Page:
NORTH AND SOUTH • by Laurel Garver


That splish-splash summer night you chose me 

with a touch of your toe and slow smile.

A deep dive and you bubbled under me,

slipped between my thighs,

lifted me, dripping 

on firm, freckled shoulders.


Your sure grip on my ankles

drew out my Yankee-girl grit.

I grappled every citrus-voiced belle

who sneered at my pasty face,

sent them sprawling into waiting water.

We toppled team after team,

not caring if they called me crazy

or you a Mason-Dixon traitor

as we coolly clawed our way up

to chicken-fight champions.


When pizza came and towels were found

your arm stayed around my waist.

I couldn’t taste the food I chewed,

listening to your languid tales

of alligators, telling my most

shivery snowstorm stories

with one cheek pressed against

your butterscotch-spattered chest.


Lights clicked off, gates locked.

We moseyed through the sultry night,

trailing the jostling boys, giggling girls—

falling six, seven, eighty paces behind.

In a pool of lamplight you paused,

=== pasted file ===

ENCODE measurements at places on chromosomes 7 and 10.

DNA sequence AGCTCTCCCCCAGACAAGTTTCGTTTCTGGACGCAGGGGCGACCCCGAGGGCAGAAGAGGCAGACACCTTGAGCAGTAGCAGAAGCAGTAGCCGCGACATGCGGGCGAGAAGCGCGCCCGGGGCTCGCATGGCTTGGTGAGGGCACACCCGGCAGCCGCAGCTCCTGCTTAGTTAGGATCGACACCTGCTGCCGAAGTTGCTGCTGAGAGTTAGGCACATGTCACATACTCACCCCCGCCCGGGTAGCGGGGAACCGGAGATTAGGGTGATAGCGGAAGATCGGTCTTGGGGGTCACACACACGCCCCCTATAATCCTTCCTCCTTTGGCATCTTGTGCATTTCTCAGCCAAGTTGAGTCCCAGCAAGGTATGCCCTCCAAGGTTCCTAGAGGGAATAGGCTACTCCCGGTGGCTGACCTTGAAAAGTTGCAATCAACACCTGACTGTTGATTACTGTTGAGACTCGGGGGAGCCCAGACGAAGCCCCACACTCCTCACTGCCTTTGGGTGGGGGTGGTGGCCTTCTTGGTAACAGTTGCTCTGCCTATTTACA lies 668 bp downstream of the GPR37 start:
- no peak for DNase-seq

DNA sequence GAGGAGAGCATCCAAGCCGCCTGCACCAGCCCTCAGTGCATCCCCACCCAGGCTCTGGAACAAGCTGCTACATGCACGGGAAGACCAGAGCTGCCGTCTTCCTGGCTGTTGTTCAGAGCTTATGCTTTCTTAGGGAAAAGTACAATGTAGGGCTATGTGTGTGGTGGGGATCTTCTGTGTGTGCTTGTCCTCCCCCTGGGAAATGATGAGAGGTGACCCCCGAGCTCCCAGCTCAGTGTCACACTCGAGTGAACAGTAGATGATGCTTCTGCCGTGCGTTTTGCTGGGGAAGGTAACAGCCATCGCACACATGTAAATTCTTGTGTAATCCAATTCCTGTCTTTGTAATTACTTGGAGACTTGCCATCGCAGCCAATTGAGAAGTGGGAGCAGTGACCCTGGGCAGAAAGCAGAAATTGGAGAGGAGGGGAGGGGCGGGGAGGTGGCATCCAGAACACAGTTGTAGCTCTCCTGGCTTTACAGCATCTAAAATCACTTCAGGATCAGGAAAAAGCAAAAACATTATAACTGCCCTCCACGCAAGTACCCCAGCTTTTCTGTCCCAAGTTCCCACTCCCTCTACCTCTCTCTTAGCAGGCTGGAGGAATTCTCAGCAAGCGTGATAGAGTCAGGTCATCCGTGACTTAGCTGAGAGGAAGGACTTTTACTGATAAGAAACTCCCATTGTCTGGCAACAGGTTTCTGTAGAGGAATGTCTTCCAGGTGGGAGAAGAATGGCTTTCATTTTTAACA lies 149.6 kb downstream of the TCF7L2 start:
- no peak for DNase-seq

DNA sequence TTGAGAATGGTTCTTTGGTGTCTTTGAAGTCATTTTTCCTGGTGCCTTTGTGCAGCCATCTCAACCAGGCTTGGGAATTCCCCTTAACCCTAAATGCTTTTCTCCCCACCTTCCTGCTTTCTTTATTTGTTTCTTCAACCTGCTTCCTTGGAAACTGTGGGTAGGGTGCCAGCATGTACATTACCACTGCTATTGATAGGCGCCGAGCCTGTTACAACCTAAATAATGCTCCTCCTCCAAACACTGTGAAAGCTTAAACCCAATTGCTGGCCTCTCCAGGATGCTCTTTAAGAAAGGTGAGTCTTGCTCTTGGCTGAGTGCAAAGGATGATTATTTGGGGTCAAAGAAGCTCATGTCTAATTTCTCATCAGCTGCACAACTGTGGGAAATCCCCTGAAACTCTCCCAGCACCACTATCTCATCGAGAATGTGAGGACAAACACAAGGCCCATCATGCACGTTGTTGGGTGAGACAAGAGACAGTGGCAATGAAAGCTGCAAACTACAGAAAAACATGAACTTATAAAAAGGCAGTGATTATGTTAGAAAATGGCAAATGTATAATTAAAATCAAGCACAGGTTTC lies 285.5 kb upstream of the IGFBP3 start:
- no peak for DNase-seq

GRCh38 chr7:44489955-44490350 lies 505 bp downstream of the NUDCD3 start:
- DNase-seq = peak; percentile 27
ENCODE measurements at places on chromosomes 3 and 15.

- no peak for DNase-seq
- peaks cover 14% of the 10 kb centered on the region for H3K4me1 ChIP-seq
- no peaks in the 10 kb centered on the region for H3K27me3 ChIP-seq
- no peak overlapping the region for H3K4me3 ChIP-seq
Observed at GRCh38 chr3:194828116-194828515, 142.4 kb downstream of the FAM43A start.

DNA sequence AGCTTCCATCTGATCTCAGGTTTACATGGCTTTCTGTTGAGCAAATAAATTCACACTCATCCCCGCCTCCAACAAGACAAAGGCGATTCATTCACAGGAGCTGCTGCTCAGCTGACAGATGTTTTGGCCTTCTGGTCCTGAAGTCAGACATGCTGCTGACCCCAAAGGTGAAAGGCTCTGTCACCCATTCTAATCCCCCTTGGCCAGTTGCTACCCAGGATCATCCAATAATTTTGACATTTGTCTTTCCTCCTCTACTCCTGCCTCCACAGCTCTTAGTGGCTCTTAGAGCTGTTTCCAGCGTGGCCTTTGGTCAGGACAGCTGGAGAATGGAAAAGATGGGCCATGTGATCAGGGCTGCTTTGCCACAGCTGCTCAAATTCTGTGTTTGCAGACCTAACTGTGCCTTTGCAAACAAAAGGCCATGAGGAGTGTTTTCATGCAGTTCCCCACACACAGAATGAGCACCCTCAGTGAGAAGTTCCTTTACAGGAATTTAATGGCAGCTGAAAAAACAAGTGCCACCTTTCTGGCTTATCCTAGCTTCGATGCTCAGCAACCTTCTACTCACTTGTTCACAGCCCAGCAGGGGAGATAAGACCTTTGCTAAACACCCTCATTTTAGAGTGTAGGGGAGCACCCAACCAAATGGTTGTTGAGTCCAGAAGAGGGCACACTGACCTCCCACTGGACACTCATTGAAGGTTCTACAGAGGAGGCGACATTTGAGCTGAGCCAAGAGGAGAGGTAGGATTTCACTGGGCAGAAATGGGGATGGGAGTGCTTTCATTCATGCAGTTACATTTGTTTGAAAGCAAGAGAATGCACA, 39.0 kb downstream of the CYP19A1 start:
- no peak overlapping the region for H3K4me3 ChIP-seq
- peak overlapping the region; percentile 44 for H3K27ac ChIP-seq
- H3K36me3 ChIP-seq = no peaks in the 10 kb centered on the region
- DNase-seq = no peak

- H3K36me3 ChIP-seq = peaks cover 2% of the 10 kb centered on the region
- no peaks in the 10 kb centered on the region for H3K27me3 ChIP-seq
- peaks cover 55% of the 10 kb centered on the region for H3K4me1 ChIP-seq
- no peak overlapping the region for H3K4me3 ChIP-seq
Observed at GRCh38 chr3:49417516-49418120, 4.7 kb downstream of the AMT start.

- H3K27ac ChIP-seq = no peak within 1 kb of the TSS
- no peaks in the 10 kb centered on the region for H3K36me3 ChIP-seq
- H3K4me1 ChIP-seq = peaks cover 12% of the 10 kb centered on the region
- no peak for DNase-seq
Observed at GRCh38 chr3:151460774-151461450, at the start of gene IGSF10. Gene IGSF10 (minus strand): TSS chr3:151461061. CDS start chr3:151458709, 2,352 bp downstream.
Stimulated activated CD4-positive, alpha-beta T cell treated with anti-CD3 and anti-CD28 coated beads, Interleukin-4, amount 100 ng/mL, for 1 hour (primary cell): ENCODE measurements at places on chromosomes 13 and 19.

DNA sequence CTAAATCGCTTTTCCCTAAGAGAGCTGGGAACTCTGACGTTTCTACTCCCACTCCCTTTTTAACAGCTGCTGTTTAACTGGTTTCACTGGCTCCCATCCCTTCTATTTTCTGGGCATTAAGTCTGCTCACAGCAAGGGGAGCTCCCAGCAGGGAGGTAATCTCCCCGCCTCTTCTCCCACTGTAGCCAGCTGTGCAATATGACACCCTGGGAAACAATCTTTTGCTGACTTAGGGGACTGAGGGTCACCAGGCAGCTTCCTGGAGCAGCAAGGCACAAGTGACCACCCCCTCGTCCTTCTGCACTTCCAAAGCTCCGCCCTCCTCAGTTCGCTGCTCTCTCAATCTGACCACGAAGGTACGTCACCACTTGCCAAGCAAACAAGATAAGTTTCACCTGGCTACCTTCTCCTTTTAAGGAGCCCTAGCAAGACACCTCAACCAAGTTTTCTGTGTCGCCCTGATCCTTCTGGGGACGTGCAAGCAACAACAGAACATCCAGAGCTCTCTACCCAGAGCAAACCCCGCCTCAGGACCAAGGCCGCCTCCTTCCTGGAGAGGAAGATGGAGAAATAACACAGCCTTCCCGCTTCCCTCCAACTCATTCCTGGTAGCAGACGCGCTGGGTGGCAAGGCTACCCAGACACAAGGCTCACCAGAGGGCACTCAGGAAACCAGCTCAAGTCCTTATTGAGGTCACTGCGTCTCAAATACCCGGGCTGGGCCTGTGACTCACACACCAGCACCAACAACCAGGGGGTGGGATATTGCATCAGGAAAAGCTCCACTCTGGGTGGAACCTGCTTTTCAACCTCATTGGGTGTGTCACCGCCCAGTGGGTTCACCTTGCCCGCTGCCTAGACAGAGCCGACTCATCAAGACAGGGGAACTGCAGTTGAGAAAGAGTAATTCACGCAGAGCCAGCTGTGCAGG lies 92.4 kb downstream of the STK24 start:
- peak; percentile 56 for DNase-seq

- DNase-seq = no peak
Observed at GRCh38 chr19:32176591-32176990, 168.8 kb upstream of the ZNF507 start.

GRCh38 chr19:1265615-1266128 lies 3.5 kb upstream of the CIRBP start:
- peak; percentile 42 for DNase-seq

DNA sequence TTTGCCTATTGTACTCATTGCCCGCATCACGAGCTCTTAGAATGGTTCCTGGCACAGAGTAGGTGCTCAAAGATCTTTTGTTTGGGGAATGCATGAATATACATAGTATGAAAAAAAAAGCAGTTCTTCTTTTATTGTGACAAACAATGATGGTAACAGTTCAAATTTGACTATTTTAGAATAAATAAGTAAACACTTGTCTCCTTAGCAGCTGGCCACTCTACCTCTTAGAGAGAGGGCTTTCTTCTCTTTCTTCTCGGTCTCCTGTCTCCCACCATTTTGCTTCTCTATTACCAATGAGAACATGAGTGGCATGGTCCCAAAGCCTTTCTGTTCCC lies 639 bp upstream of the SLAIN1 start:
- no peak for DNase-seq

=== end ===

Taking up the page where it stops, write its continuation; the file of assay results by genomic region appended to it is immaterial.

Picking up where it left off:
pulled, put your mouth on mine,

whispering Dixie into me

with your chlorinated kiss.



Laurel Garver holds degrees in English and journalism and earns a living as a magazine editor. She is the author of NEVER GONE, a novel for young adults about grief and faith (available at She has published work in Flashquake, Vine Leaves Literary Journal, Poetry Pact vol. 1, Ancient Paths, Rubber Lemon (UK), Drown in My Own Fears and Daily Love. She lives in Philadelphia with her husband and daughter.

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NORTH AND SOUTH • by Laurel Garver, 2.0 out of 5 based on 26 ratings
Posted on February 11, 2013 in Poems, Romance
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  • Margaret Lesh

    I love this! It’s just beautiful.

  • Leigh T. Moore

    I LOVE it!!! I love falling behind and
    “whispering Dixie into me
    with your chlorinated kiss.”

    perfect~ <3

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